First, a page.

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Monday, November 5, 2012

A Case for Barack Obama from Someone Who Works on the Internet

Posted by on Mon, Nov 5, 2012 at 4:45 PM

One of the things I like about The Verge is that it's a tech website that doesn't get swept up in providing free advertisements for tech companies. They write knowledgeably, and they write well, about tech culture. Another thing I respect The Verge for is the fact that they're willing to take stands that Gizmodo, Engadget, and all the other hack tech press sites aren't wiling to take. Case in point: They just published an essay by Nilay Patel titled "Why I'm Voting for Barack Obama."

It starts like this:

Last year, I quit my job at AOL and Engadget to join a small internet publishing startup and build what would become The Verge and Vox Media. After a lot of hard work, I am proud to say The Verge has been a success — we have hired, invested, and grown during what remains a massive recession.

Our ability to succeed is why I believe President Obama should be re-elected. The Verge exists only on the internet, and Romney's position on net neutrality and network access represent a grave threat not only to our future, but to the entire technology industry. Both candidates have insisted that this election is a referendum on the future of the economy; the GOP's platform would hand control of the internet economy to a small handful of entrenched corporations with a long history of crushing innovation in the name of control. Bluntly, a vote for Romney is a vote for the worst of AT&T, Verizon, and Comcast.

Given the libertarian leanings of tech aficionados, I think The Verge is going to lose readers over this editorial. And I think the people behind The Verge knew they were going to lose readers over the editorial, but they ran it anyway. I love that Republicans are already in the comments saying things like, "Why is the Verge getting so political? I wish a tech blog could be just that," and "I vote to keep politics off this site." Get a load of this concern trolling:

I just don’t understand why The Verge needs it feels it needs to step into the muck of political discourse. This place has been a relatively a nice place. But I guess everyone needs to get involved publically with their opinions for some reason.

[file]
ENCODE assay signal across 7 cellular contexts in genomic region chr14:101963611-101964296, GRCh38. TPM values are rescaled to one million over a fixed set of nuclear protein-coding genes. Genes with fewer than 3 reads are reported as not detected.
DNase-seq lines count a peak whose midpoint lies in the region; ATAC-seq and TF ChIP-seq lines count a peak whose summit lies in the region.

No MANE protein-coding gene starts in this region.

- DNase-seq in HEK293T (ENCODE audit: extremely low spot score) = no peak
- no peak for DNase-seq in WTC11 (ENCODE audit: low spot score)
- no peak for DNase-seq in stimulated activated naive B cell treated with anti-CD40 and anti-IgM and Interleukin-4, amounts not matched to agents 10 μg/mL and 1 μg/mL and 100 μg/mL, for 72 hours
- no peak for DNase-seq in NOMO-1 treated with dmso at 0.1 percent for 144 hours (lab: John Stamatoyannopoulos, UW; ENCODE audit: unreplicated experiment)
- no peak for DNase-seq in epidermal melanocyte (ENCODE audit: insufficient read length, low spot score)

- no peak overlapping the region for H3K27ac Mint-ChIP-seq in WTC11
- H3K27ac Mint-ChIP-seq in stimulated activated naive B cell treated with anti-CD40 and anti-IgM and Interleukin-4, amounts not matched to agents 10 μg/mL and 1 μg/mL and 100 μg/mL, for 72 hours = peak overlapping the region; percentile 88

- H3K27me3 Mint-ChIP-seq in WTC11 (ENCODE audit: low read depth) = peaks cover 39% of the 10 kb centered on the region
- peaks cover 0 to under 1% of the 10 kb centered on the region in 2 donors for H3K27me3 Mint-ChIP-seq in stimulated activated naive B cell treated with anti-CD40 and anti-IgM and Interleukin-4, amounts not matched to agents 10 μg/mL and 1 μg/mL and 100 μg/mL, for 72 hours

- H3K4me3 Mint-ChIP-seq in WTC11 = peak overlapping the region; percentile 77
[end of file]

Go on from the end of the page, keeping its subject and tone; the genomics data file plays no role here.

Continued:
This is the classic Republican complaint, that people with opinions unlike theirs should just shut up—funny how they don't feel that way when they're busy pretending that Kid Rock is a real star—but it makes even less sense than usual in reference to The Verge. Technology is very political. Everything is political. Patel's editorial is smart, considerate, and impassioned. That's the best kind of politics.


Comments (5) RSS

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I think there are plenty of Libertarians who think that Romney sucks. If you ask them what their biggest complaints are with Obama, they sound a lot like those on the left (drones, undeclared wars, etc.). Those folks weren't too fond of Bush either (drones, undeclared and really stupid wars, etc.).

In general, though, my guess is that while there are plenty of Libertarians in the tech field, they are outnumbered by Progressives. It is just that their numbers in the tech field are much higher than in most other fields.
Posted by Ross on November 5, 2012 at 5:50 PM · Report this
I'm a big fan of Nilay's. We don't always see eye to eye (we've had some heated discussions about patents and software), but what he writes is always well thought out and generally very smart.
Posted by arbeck on November 5, 2012 at 5:51 PM · Report this
"And I think the people behind The Verge knew they were going to lose readers over the editorial, but they ran it anyway."

It probably doesn't hurt that Markos Moulitsas ( is a cofounder of The Verge's parent company, Vox Media (
Posted by aaronbrethorst on November 5, 2012 at 6:44 PM · Report this
"a vote for Romney is a vote for the worst of AT&T, Verizon, and Comcast"

Speaking of dystopia... "Unleashing" American corporations, like the Republicans propose (and they really mean the largest corporations, because that's whose lobbyists pull their strings) would lead us closer to some "Blade Runner"-esque nightmare of concentrated wealth and power, with rot, decay and limited prospects for everyone else.
Posted by Brooklyn Reader on November 5, 2012 at 7:53 PM · Report this
Supreme Ruler Of The Universe 5
Was going to check out the Verge, however..

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Democrats are forever claiming that republicans are in the employ of special interests, and many believe them however it is quite easy to prove that it is the Democrats who will support one technology or the other but somehow make it look like their self interested choices are done with the countenance of Mother Teresa.

Hence you find that battery cars are the salvation of the world, but fuel cells cars are not..yet it is GEs Jeff Immelt whose company would stand to gain from that technology who has been an Obama advisor for the past few years.
Posted by Supreme Ruler Of The Universe on November 5, 2012 at 8:28 PM · Report this

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